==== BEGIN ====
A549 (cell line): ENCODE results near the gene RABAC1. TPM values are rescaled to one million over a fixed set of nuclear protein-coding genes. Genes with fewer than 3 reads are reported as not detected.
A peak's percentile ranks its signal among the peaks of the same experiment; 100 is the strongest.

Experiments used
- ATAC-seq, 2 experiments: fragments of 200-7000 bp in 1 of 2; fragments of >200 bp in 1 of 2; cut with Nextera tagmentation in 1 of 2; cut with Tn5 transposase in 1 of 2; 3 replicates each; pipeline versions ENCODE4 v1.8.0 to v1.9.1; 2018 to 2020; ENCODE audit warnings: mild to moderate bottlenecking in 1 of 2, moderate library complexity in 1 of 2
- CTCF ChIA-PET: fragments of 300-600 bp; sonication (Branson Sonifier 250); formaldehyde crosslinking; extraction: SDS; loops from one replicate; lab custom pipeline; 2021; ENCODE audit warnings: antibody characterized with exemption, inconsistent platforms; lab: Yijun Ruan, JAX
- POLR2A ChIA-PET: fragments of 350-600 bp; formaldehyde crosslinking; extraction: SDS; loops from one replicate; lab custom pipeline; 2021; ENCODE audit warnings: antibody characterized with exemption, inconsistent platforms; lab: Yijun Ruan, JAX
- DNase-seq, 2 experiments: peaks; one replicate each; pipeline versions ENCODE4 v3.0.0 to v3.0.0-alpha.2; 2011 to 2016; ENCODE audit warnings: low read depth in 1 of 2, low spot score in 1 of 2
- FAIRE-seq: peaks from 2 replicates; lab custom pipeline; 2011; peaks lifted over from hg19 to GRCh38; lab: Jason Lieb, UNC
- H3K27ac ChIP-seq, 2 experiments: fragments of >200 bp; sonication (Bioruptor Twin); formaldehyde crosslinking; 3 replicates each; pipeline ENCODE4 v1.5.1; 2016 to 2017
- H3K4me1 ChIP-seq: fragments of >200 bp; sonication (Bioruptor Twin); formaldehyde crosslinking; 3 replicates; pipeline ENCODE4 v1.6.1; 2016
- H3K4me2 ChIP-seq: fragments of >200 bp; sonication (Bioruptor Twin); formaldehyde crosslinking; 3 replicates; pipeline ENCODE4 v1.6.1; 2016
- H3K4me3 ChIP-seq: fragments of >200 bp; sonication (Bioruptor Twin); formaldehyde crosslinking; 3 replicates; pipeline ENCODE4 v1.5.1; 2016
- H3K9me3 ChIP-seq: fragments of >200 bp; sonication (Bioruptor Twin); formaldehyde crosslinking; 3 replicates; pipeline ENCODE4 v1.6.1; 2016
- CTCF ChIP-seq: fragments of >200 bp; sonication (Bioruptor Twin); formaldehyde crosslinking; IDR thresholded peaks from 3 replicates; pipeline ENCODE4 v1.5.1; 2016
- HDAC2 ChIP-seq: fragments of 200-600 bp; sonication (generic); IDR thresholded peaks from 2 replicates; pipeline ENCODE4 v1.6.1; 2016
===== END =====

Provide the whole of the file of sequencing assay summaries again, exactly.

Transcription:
A549 (cell line): ENCODE results near the gene RABAC1. TPM values are rescaled to one million over a fixed set of nuclear protein-coding genes. Genes with fewer than 3 reads are reported as not detected.
A peak's percentile ranks its signal among the peaks of the same experiment; 100 is the strongest.

Experiments used
- ATAC-seq, 2 experiments: fragments of 200-7000 bp in 1 of 2; fragments of >200 bp in 1 of 2; cut with Nextera tagmentation in 1 of 2; cut with Tn5 transposase in 1 of 2; 3 replicates each; pipeline versions ENCODE4 v1.8.0 to v1.9.1; 2018 to 2020; ENCODE audit warnings: mild to moderate bottlenecking in 1 of 2, moderate library complexity in 1 of 2
- CTCF ChIA-PET: fragments of 300-600 bp; sonication (Branson Sonifier 250); formaldehyde crosslinking; extraction: SDS; loops from one replicate; lab custom pipeline; 2021; ENCODE audit warnings: antibody characterized with exemption, inconsistent platforms; lab: Yijun Ruan, JAX
- POLR2A ChIA-PET: fragments of 350-600 bp; formaldehyde crosslinking; extraction: SDS; loops from one replicate; lab custom pipeline; 2021; ENCODE audit warnings: antibody characterized with exemption, inconsistent platforms; lab: Yijun Ruan, JAX
- DNase-seq, 2 experiments: peaks; one replicate each; pipeline versions ENCODE4 v3.0.0 to v3.0.0-alpha.2; 2011 to 2016; ENCODE audit warnings: low read depth in 1 of 2, low spot score in 1 of 2
- FAIRE-seq: peaks from 2 replicates; lab custom pipeline; 2011; peaks lifted over from hg19 to GRCh38; lab: Jason Lieb, UNC
- H3K27ac ChIP-seq, 2 experiments: fragments of >200 bp; sonication (Bioruptor Twin); formaldehyde crosslinking; 3 replicates each; pipeline ENCODE4 v1.5.1; 2016 to 2017
- H3K4me1 ChIP-seq: fragments of >200 bp; sonication (Bioruptor Twin); formaldehyde crosslinking; 3 replicates; pipeline ENCODE4 v1.6.1; 2016
- H3K4me2 ChIP-seq: fragments of >200 bp; sonication (Bioruptor Twin); formaldehyde crosslinking; 3 replicates; pipeline ENCODE4 v1.6.1; 2016
- H3K4me3 ChIP-seq: fragments of >200 bp; sonication (Bioruptor Twin); formaldehyde crosslinking; 3 replicates; pipeline ENCODE4 v1.5.1; 2016
- H3K9me3 ChIP-seq: fragments of >200 bp; sonication (Bioruptor Twin); formaldehyde crosslinking; 3 replicates; pipeline ENCODE4 v1.6.1; 2016
- CTCF ChIP-seq: fragments of >200 bp; sonication (Bioruptor Twin); formaldehyde crosslinking; IDR thresholded peaks from 3 replicates; pipeline ENCODE4 v1.5.1; 2016
- HDAC2 ChIP-seq: fragments of 200-600 bp; sonication (generic); IDR thresholded peaks from 2 replicates; pipeline ENCODE4 v1.6.1; 2016